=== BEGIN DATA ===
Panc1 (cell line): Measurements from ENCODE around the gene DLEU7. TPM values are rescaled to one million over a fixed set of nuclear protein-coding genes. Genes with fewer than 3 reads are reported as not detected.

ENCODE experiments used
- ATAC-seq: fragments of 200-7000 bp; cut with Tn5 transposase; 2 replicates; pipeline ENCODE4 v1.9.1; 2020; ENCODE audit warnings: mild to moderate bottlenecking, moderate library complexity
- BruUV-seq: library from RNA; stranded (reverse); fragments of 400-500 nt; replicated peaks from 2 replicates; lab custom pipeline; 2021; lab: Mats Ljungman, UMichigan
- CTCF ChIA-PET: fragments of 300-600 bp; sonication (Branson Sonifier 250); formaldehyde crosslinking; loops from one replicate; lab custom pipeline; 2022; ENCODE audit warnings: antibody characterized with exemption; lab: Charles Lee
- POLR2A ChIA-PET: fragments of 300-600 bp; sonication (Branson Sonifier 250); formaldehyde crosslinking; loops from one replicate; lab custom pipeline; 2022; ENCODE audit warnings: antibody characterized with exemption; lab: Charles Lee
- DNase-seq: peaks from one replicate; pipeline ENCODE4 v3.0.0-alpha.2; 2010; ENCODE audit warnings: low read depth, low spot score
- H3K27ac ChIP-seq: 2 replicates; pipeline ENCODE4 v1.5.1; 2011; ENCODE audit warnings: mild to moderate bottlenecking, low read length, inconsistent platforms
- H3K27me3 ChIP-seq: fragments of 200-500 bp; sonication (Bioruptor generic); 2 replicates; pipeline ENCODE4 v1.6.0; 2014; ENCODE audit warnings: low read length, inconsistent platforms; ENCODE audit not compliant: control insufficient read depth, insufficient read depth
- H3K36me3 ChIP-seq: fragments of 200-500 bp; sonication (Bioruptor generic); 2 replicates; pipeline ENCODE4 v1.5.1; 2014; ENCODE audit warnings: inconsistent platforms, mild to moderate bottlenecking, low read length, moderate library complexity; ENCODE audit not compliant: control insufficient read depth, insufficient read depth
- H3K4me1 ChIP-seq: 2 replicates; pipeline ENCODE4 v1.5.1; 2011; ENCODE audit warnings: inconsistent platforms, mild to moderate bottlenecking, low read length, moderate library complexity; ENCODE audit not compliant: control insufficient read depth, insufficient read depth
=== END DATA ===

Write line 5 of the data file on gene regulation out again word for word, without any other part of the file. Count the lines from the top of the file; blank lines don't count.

- CTCF ChIA-PET: fragments of 300-600 bp; sonication (Branson Sonifier 250); formaldehyde crosslinking; loops from one replicate; lab custom pipeline; 2022; ENCODE audit warnings: antibody characterized with exemption; lab: Charles Lee